MP, Mr. Corbin John Mcdonnell, Theresa May discussed on Tina Hobley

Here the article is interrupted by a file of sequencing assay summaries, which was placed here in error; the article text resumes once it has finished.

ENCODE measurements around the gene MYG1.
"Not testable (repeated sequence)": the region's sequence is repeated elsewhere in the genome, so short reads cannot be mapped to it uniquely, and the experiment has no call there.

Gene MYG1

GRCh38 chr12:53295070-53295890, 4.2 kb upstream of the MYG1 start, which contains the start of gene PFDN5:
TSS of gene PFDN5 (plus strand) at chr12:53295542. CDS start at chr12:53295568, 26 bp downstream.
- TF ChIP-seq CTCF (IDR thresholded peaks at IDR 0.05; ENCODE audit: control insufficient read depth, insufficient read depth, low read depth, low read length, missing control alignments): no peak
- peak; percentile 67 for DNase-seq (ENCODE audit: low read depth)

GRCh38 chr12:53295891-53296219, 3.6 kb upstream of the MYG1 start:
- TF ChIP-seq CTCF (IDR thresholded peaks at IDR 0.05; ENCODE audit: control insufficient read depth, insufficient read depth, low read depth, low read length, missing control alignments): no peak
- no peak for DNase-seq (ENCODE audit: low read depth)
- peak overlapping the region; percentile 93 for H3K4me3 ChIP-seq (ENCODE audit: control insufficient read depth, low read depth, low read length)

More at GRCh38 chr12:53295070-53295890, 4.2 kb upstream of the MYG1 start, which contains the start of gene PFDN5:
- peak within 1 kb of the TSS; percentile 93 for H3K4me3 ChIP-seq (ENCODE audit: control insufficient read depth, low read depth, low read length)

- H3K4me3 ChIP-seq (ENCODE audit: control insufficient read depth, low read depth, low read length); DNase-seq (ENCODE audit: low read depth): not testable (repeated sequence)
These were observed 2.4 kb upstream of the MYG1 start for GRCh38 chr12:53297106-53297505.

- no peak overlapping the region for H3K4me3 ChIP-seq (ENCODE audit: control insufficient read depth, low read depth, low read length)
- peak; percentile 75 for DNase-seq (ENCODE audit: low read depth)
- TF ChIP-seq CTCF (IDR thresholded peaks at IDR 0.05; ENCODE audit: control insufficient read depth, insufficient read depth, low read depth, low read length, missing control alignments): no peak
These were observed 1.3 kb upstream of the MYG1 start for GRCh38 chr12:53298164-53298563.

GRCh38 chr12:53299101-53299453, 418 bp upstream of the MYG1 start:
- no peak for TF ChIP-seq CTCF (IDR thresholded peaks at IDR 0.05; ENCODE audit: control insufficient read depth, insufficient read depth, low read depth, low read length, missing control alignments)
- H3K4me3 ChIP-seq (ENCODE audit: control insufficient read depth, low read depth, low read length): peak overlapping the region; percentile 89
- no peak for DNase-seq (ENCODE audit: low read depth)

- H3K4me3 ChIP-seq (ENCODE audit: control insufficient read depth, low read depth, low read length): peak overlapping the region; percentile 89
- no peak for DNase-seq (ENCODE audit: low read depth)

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You've given me my life back world's first funded by Sunday people reaches in this is a woman with her grandson and showing off her high tech. Let us go to John Craig who is the chief political correspondent at sky needs for roundup of what's been happening in the political world. Good morning to you, Jon morning. Can we kick off with this enormous March so much more so many more people than were expected and seven hundred thousand they recognize the end estimate. Yeah. I've heard lots of different figures about you seen to range between five hundred thousand and seven hundred thousand not as big as the anti Iraq war March back in what was it two thousand? And of course, very little attention. Tony Blair's government pages that Theresa May has repeatedly said that will not be a second referendum. But then she did say, there wouldn't be a general election. Didn't she? Yes. Well, that's the thing about politicians. We can't necessarily believe everything they say that they gain to do all that. They will do all they have done or anything else. Nevertheless, it was actually a certainly did exceed the expectations of the police raids noted that definitely was the case. The species. I guess what what you might call the usual suspects from the remain campaign surprised about data Smith. So the car on a Subaru from the Tories as well Didi Smith. Well, big turnout Sunday. Yes. Begrudge them that. And it's democracy. And my view on is to it's going to be a second referendum. I mean, I wouldn't rule it out because if parliament vote for it. And but I don't quite see a majority forty in parliament yet. I mean labor, of course, as you know, at the conference a few weeks ago decided to keep their options open, but they are divided as well, not just the MP's with some of the big trade unions, like, for example, unite not in favor, whereas some GM. The delicate tightrope really walked by the likes of care Starmer, and Mr. Corbin John McDonnell. So as ever with Labour's Brexit policy. We're not quite sure what they support. No. I think they were ever aware of of. Tiptoeing down the line because of course, quite a load of their heartland voted to leave. I mean, you've got a number of labour backbenchers like Caroline, Flint, for example, a pretty vocal against the second referendum because she's an MP for sequel, dawn valley up judges near Doncaster, and there's plenty of Nolan labor seats seats returned labour MP's over and over again. But when the results came in in two thousand sixteen voted heavily for leave and were one or two seats changed hands at the last election, minefields, one example. Two thousand seat it'd be labor for years, but very pro leave and elected a Tory MP there is there are some jitters among some labor MP's. Of course, those who sit in seats the voted heavily for leaving the scene. Can I just talk about the story, which is on the front page of a number of papers about Theresa May facing a last ditch fight to save her leadership this week again is that it should we just leave it there? Drops it. No. I'm just wondering what your thoughts on that about whether whether you think this is as you say, here's another one. And then we move on. Well, I think the phrase the usual suspects about the remains. But there's a an MP quoted in the mail on Sunday today about how she's got seventy two hours to save her job. Andrew Bridgen who has not sure who. Who he hates more and wants to remove more Theresa May or John berko? He's one of John Burke biggest critics as well. I mean, the the the the timetable is this on Monday. She will go to the house of Commons and make a common statements on what happened in Brussels Tuesday. She's got her cabinet making again, although there's another cabinet meeting pencilled into Thursday, then on Wednesday. Seventy two hours comes in MP's. A of MP is not just the Andrew bridge. Ines and the the malcontents. But a lot of them want her to go to the nineteen twenty two committee, which is the Tory backbenches committee, and defend herself. So she has indeed tough week. My feeling is always been the all those who claim that there are forty eight almost forty eight MP's we want a trigger a leadership contest, I think those numbers are exaggerated and indeed at the Tory conference sa- Graham Brady who chairs the nineteen twenty two committee said it was nothing like the forty eight yet. I I have a hunch that she will survive longer than lots of the pundits. And the the forecasters suggest I'm old enough to remember and cover the the ninety s and John Major's similar sorts of mass. And he limped on he survived a vote of confidence. Of course, he was challenged by John Redwood who still around, of course, any Tim I'm have caught. But of course, the end of that story was that labor labor. Absolutely. Crushed the stories in the nineteen Ninety-seven election. Now, I was talking to the mumps the other day, of course, was around in the nineties John Major's chancellor at one point. And he said, what do you think about the comparisons between now and major domestic rebels and so on he said the big difference? Now is there a formal rebels facing Theresa May and the were facing Joe major which points, I think, well, let's move on to another story, which is in the Sunday Times. And by the way, it was the Sunday Times that it was the tourist Telemachus cost seventy two hours. Listen, I get confused as well, you if you read them, all you, did you think I know somewhere? This is Facebook job could ruin Clegg wounds. Ashdown? Of course, this is the fellow Fulmer liberal Democrat leader Paddy Ashdown saying the role is a reputation risk. I think he's right. I think he's right. I was surprised when I saw that he'd taken this job. He must need the money. I mean, this is Coldplay goes who obviously needs to obviously needs to earn a few bulb. Now only a few years back. He's like two years ago. He writes, a column in the Evening Standard in London saying that they needed to pay more tax. Well, he's not alone in taking that view. I mean, for example, Ma Margaret Hodge as recently as earlier this month said, it was absolutely outrageous. How little tax Facebook paying on their revenues in this country? I think won't headline yesterday had to Facebook was the headline and it six eight. I mean talk about crisis PR in defending the indefensible. This is a company that has been warned by Ben Wallace. The security Minister Theresa May's government about not doing enough to in the fight against terrorism because of all the online terrorist staff, it's data security breaches, they were in July over that. And then there's the tax issue. I mean, it's a tough gig. I mean, he's got this fancy title, the vice president global global affairs. You and me back to Brussels to do more schmoozing because of course, a lot of these dates are laws, but data protection laws. Do come from Brussels. That maybe he thinks that you can only you can only influence from within. And that maybe he can suggest to them that they pay a few more taxes to try to get themselves. All right. John was trying to put a positive spin. It's a Sunday morning. People are waking up very good at that. Yeah. Exactly. Let's do that. I tell you what let's let's let's let's move away from from from the serious stuff because I think the speaker John berko should quit. We've we've I think that's been. It's been pretty comprehensively covered. Can we go onto the other lighter side of politics, and the the Kiwi MP who's been caught up in a in a bit of an exchange with a Scottish MP? Yes. Have you thought you about to play the audio then, but it was? I think sadly, I don't think we've got it. But how have we are just asking the producer? We we don't sadly. I'm sorry. Big enough to do it yourself. The accident. The New Zealand, but what happened was it was what exactly one of the highlights of the parliamentary week it was questions to an MP called Paul Beresford. Now, he is a bit of a ground the seventy plus seventy two I think, and he is on some questions on behalf of the house of Commons commission. This is a chance for peace. So I have a moan about, you know, the toilets in Westminster rats in the trinity and all that nonsense. Anyway, th a Scottish MP called David Linden. Twenty-eight-year-old SMP MP for Glasgow east got up and had a complaint about the access for disabled people in the policy Westminster fair enough. But he's not he has a very Glaswegian accent. I mean, second terms of very heavy accent? The problem was in my view. He spoke very quickly support that he was on seeing the question who is a Kiwi. He's from New Zealand. He made his name as leader wants with counselors been a minister, he's a dentist by profession. He still practices ruled on the second if he's a dentist, John he should be able to understand people because they usually say just as you've got your mouth open all you going anywhere for your holidays. And you say all. And they understand you interrupting me just about to come to my gag thing. Sorry. When it came to understanding, Mr. Linda, and it was like pulling teeth. Anyway, so you Austin to repeat it. So we repeat again, and he still couldn't understand a word. He was so anyway, Lindsey oil the great so Lindsay Hoyle who is my tip for the next speaker MP for Charlie who has a lovely broad Lancastrian accent himself, and there's often been said that each has parliament and a bit like the compared to northern working men's club. He said, I think you'd better send him a letter in writing, and they brought the house staff, and the funny thing was a Welsh MP got up, and he seemed to struggle with him as well. But the prob- I'd say David Linden, speak more. Slowly, that's the problem. Do you know what though John that reminds me of when I worked to put border television. And I went to go and interview a man about he he just wanna queens award for his services for blue blue face sheet. Would you believe, and I went to go and interview Dumfries and Galloway not not full of pits picnic vaccines, which generally difficult to understand? But he's come from somewhere else. I asked my first question. I couldn't understand a word. So I asked the second question thinking, you know, how sometimes it's just because you need to tune in. Sometimes it's just because you're not concentrating and a stupid understand and on same. We're not to get back to the to the building. I just said to everybody can you please help me edit this because I I don't know what he's any was so lovely this, man. And he was laughing, and he was totally. It was great. Lovely with all the sheet behind it was a nice day. Shame. We didn't know we didn't know what he was talking about enough last night. I was watching one of the satellite channels and old episode of rebus, the great story about this great Scottish detective, and I noticed at the top of the screen. It said subtitles and it made me laugh. John. Thank you very much. Succinctly put marvelous John Craig the chief political correspondent of Sky News. The time is sixty minutes past nine in a minute crime stoppers. And why more young people are using? Radio digital device for the UK. We'll get so okay, which do move here. And there goes the new kid with his shiny new van better. Trump's you only one getting special treatment. Let's where you're wrong.